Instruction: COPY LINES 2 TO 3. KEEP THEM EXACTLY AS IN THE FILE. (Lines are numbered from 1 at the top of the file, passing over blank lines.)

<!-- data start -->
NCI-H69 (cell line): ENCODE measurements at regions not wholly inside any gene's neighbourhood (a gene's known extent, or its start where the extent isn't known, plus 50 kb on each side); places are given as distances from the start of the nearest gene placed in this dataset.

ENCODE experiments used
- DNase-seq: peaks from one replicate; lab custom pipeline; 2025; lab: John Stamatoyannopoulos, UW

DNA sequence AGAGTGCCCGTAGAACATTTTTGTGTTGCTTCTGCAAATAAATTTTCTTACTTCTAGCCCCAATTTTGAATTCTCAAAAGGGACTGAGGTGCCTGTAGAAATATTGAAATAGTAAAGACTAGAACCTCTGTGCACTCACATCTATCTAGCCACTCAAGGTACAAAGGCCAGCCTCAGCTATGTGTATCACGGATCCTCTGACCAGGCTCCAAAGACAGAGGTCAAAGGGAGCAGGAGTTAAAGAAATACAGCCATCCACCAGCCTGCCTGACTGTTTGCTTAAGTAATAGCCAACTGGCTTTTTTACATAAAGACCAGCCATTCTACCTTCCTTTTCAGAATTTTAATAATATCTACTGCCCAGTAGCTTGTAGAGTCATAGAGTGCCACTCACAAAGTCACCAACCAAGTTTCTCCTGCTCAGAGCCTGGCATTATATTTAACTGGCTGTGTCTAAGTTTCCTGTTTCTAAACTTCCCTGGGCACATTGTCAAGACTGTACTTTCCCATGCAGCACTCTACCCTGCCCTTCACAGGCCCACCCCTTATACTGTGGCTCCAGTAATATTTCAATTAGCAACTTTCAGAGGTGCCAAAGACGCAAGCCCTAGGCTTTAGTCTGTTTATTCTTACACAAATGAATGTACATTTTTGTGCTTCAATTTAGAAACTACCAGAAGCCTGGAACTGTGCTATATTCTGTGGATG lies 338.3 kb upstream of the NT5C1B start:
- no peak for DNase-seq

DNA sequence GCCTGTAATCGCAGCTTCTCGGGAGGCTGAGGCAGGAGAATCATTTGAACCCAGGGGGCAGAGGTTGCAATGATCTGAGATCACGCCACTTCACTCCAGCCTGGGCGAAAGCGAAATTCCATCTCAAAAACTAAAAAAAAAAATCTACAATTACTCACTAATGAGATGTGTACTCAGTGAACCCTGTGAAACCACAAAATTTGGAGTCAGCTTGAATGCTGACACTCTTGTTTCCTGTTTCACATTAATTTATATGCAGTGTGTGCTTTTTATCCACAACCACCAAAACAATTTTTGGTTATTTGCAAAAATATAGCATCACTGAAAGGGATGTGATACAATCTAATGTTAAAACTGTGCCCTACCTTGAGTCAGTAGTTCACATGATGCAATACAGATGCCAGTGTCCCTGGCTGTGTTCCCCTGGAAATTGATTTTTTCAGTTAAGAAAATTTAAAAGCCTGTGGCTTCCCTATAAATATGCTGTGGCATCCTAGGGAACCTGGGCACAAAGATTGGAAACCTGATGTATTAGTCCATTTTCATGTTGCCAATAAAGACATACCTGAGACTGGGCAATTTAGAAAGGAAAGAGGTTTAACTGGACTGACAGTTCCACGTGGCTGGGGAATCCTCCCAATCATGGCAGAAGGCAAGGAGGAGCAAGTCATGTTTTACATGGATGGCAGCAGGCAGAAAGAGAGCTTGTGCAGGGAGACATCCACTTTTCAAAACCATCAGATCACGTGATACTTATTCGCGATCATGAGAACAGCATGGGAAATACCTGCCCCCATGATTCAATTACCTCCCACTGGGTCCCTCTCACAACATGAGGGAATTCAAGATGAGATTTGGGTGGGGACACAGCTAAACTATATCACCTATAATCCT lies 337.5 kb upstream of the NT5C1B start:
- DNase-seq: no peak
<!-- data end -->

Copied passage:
ENCODE experiments used
- DNase-seq: peaks from one replicate; lab custom pipeline; 2025; lab: John Stamatoyannopoulos, UW